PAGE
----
The reality of this is little diffrent for straight people either.

    The Op's opinion is really just a state of mind; not all homosexuals are victims, and will be in old age. Not diffrent to a straight person, who is now old weak and frail, yet lived a full life.
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    Jul 15, 2011 11:40 AM GMT
    Truly saddening. Makes one wonder how legitimate "It Gets Better" is...
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    Jul 15, 2011 12:00 PM GMT
    My children are going to take care of me like I am going to take care of my parents if need be. I will never ever send my folks of to retirement homes. I believe in what some of you call Karma, especially with parents. I believe that my kids will treat me the same as I have treated my parents. (The kids that I don't have yet LOL).
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    Jul 15, 2011 12:44 PM GMT
    Saddly I have seen many people who was to take care of their parents, until the end, then end up bewildered when their own children place them in a nursing home; they don't want the inconvenience on their lives, ans would a loving parent expect such a thing in today's world?

    You now see many cultures who once looked after the old ones until death, butting their elderly in Nursing Homes.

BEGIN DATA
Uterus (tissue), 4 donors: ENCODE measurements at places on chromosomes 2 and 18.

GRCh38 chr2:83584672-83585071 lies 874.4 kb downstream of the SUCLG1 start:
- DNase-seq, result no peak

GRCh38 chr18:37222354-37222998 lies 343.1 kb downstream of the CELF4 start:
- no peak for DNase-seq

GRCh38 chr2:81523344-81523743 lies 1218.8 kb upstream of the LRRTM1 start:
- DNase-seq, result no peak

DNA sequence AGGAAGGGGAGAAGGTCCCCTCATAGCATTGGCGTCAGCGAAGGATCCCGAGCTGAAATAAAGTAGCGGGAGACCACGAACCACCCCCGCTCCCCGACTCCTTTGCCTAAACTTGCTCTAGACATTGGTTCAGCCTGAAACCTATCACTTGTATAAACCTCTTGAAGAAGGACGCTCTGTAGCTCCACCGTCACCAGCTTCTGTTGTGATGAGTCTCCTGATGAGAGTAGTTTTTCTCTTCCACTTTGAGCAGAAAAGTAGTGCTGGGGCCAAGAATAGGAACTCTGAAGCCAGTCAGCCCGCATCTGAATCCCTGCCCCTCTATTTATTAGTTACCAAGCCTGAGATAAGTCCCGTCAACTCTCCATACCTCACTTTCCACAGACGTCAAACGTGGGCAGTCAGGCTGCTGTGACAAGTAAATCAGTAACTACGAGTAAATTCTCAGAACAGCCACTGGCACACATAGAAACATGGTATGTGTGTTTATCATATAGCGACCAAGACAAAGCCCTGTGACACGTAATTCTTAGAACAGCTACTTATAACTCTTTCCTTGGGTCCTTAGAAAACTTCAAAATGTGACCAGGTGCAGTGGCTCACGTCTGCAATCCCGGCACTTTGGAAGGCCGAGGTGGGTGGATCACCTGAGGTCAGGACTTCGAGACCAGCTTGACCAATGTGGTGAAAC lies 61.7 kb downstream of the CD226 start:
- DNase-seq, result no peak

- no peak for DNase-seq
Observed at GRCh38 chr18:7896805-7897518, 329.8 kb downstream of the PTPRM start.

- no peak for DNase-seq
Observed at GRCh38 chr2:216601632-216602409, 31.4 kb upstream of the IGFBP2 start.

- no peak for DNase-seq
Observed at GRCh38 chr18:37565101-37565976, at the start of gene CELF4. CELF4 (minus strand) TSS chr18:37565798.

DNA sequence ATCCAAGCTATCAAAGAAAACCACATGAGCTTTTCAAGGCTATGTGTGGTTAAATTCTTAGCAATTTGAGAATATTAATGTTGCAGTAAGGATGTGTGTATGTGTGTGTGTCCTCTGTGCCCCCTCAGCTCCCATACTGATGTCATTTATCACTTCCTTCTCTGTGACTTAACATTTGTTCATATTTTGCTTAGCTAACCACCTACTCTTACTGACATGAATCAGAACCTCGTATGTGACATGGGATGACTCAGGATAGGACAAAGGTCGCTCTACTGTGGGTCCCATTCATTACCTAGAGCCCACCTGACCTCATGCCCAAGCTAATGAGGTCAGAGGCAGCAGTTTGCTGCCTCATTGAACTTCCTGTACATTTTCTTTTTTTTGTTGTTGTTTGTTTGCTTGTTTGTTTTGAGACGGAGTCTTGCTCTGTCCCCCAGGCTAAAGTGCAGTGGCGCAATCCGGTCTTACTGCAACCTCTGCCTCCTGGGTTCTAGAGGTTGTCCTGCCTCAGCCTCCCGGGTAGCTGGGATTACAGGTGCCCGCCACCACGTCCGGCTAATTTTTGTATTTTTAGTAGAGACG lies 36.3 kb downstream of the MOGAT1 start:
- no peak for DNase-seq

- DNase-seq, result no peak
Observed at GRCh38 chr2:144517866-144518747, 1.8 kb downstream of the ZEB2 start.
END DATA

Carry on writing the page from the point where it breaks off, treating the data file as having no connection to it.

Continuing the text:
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    Jul 15, 2011 1:07 PM GMT
    I had to put my first partner into an ALF when he was diagnosed with PML, a terminal AIDS condition. Actually he should have been in a different kind of place, but there was none suitable near us, this ALF was very nice, and I wanted to stay close to him. So I lied about his prognosis, and the medical report from the hospital where he'd been was vague on the point, though the doctors there had told me privately he had no chance, a matter of a month or 2 at most, which is how it went.

    And I made no secret about our relationship to the staff. But then I was there every day, usually all day long, except when I was seeing attorneys and others in order to make his final arrangements. And so no member of the staff would have dared to mistreat him in any way, or I would see it. But I actually doubt they would have done that anyway, a quality place.

    Interesting thread, and something to consider, especially at my age.